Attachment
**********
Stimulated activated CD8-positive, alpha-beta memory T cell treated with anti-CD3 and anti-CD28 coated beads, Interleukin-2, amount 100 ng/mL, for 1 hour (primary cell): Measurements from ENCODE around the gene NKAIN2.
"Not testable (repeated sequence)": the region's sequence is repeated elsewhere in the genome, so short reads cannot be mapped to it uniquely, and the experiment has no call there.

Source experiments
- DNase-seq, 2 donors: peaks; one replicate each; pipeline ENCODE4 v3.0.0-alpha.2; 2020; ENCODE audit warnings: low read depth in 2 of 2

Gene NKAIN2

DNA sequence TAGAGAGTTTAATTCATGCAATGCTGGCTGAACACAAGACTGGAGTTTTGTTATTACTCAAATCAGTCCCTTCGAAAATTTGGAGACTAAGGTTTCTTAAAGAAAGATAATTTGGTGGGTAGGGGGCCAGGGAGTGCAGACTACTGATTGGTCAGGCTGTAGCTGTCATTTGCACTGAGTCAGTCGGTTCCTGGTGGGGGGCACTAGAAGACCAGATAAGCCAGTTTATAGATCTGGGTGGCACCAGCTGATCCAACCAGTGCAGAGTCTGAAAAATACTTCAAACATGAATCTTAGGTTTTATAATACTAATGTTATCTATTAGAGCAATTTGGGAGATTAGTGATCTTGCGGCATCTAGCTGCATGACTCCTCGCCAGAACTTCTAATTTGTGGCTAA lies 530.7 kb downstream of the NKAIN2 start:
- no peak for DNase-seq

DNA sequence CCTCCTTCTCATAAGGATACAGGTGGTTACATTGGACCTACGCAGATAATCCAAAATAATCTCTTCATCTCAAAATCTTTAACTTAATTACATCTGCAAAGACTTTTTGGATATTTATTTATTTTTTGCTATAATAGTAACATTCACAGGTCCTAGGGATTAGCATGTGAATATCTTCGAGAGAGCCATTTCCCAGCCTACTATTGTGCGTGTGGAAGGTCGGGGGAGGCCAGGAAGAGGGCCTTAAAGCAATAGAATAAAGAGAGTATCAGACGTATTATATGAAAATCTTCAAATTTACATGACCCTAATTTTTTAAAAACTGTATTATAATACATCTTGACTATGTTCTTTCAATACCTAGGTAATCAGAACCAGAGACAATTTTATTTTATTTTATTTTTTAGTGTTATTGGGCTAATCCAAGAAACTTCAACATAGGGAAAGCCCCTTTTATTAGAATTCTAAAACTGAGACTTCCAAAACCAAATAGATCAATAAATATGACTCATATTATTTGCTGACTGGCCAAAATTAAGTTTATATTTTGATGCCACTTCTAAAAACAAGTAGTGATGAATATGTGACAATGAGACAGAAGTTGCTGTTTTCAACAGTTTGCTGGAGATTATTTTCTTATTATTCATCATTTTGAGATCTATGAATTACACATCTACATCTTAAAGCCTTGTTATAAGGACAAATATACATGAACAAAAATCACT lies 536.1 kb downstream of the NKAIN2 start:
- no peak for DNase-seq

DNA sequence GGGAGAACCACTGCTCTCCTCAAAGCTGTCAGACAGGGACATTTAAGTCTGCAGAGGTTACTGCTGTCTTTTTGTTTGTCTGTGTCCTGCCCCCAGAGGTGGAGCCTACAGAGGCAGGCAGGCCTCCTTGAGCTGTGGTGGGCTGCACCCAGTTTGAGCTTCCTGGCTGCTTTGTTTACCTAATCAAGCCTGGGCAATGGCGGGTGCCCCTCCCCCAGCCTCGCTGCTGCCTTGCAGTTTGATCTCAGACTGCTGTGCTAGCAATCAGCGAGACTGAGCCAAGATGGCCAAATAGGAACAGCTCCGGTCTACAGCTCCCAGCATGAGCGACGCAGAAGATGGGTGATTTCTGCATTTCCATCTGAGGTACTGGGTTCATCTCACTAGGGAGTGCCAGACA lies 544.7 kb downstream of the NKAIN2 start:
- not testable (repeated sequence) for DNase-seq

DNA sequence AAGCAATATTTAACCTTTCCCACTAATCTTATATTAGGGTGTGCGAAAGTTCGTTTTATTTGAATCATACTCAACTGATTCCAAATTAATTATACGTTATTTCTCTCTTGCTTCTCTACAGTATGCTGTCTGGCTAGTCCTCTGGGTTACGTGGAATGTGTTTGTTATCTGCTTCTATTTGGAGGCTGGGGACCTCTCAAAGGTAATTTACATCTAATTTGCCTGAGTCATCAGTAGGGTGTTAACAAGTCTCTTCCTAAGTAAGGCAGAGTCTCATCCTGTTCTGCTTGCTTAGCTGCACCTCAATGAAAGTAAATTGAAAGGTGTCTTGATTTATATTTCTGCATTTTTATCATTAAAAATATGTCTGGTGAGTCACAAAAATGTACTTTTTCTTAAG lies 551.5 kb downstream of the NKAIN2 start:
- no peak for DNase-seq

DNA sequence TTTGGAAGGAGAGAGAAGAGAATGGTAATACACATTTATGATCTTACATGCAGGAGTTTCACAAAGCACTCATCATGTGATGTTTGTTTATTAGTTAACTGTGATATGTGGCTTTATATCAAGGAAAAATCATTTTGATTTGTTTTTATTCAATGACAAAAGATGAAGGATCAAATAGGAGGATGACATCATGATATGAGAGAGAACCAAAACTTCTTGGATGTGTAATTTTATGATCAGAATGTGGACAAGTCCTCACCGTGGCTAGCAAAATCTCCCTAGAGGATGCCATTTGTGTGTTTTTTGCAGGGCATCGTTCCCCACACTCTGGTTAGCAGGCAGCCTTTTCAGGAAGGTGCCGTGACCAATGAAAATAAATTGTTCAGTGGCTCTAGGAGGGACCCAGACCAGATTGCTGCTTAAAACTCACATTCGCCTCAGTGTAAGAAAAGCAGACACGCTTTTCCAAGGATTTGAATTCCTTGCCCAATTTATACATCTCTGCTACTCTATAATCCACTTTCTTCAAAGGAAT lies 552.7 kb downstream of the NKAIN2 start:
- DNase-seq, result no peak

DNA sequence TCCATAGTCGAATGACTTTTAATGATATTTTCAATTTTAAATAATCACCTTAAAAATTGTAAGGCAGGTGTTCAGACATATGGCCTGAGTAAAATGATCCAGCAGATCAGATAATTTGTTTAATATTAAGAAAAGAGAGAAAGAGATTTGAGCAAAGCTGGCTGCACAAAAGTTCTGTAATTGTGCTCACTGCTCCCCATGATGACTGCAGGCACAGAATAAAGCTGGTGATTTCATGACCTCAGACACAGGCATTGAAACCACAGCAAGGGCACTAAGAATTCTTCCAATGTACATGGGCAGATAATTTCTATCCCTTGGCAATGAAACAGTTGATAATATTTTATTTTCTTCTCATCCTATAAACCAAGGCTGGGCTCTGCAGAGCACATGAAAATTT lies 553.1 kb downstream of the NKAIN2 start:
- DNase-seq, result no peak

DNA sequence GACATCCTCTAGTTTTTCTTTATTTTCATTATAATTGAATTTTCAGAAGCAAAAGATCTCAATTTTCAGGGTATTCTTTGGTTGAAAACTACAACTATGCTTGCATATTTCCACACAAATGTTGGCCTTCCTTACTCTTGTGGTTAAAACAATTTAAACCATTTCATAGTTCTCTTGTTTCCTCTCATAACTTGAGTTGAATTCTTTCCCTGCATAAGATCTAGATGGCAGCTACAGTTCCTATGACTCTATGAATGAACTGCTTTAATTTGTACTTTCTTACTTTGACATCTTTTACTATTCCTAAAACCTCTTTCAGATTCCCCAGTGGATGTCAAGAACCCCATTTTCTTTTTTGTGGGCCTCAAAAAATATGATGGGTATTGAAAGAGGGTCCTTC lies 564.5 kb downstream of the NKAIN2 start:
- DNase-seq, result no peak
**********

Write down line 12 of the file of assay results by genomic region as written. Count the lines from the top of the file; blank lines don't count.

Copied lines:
DNA sequence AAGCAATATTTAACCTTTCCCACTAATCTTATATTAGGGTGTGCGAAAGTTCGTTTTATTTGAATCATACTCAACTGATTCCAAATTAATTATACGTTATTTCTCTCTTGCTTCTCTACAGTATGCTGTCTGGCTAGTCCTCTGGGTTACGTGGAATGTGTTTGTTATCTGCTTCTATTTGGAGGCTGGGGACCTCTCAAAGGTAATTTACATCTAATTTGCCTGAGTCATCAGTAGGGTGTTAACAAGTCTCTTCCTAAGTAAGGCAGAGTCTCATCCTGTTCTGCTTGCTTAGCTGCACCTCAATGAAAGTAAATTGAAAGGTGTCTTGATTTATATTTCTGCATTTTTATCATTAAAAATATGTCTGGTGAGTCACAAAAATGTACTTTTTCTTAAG lies 551.5 kb downstream of the NKAIN2 start: